The ways Jews have of distrusting one
another is apparently not the determining factor in Palestine's economic chaos
. . . . The Jews' complete inability to manage their country's economy is
demonstrated by the existence in Jerusalem alone of some forty banks that
thrive by swindling their own people.
Another illustration of
that mentality is Hagen's refusal, on February 9, 1938, to entrust the Jews of
the Fulda-Werra area to S.S. Officer Heinrich: "His youth and his lack of
toughness render him unfit to tackle Frankfurt's 20,000 Jews."
of carefully thought out plans, Section II-112, inspired by Hagen and Eichmann,
who frequently made tours through Central Europe, made a worldwide study of
Jewish organizations and set up a network of spies in Paris, New York, Cairo,
Jerusalem, Prague, and Bucharest. Section II-112 also compiled a remarkable set
of records and methods that were to be used by the Reich throughout conquered
Europe and would allow it to take over various Jewish communities by methods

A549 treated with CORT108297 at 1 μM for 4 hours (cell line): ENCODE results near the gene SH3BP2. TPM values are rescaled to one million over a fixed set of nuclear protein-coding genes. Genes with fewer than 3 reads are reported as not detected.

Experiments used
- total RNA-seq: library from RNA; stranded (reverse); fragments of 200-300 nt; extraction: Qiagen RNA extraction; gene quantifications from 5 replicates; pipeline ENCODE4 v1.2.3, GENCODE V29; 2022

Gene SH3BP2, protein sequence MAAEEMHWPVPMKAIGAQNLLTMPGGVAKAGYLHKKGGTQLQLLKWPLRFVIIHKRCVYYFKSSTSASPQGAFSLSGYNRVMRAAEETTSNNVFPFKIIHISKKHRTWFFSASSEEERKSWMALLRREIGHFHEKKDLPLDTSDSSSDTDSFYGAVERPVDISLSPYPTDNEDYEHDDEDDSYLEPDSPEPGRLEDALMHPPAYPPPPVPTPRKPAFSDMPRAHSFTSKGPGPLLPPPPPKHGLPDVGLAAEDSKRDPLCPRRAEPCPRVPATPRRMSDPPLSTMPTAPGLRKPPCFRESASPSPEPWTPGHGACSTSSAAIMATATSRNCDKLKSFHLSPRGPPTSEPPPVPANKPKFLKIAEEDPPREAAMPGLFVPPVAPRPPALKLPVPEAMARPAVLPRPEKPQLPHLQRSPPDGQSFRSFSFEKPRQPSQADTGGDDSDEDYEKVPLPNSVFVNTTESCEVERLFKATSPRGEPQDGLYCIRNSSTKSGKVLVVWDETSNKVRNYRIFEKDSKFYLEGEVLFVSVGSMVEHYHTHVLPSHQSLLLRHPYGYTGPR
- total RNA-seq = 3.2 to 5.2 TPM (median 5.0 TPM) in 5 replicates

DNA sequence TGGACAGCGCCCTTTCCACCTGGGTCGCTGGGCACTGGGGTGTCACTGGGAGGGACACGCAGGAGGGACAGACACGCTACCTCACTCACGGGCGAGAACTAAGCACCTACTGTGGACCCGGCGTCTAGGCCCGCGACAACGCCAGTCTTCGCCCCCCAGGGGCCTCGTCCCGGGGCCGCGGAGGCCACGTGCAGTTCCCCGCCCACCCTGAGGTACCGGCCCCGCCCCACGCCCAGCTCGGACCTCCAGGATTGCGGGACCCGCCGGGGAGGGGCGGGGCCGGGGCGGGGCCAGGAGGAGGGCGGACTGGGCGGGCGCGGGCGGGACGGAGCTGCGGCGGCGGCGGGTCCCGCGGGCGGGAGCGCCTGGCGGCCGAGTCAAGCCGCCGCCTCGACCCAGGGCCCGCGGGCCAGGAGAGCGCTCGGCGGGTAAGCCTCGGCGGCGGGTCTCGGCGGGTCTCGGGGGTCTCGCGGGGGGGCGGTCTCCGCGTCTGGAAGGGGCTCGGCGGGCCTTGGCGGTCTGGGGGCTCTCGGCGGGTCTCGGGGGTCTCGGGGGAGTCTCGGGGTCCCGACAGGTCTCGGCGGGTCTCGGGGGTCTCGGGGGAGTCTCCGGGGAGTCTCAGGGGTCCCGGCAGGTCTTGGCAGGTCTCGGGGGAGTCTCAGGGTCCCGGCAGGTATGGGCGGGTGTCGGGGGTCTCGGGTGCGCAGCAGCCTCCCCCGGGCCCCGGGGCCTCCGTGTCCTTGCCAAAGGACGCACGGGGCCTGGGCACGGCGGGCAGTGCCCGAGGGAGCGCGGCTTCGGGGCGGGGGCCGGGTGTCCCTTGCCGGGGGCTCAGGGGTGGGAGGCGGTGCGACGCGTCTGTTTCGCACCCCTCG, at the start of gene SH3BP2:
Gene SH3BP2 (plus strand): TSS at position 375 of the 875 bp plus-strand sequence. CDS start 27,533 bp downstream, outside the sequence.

that were so efficient that historians of the Holocaust are still astonished at
In October 1938, Hagen went to Vienna and Prague, where he
advised the leaders of Czech anti Semitism that the time was opportune for them
to create a general antipathy toward Jews. In May 1939, after the occupation,
he went back to Prague. On June 30, he advised: "Show the influence Jews have
on politics, culture, and the Czech economy. In that way government leaders who
are tolerant of such influence can be spotted a good chance for getting
rid of Czech nationals still in political power. Demonstrate that a converted
Jew is still the same as ever."
Section II-112 also saw to it that anti
Jewish measures in Germany were strictly enforced.
Hagen was an expert
on France, and spoke French extremely well. In November 1938, Hagen expressed
his satisfaction with the way his department had cooperated with the chief of
the corresponding department of the Gestapo, Section II-B-4, which Kurt Lischka
directed, in the anti-Jewish developments of that month including the
Week of the Broken Glass.
During the early days of the war, Himmler
reassigned the directors of his RSHA, which was both a government and an S.S.
department Hagen thereafter directed Section VI-2, devoted to "Judaism and anti
Semitism." In June 1940, S.S.-Standartenführer Helmut Knochen arrived in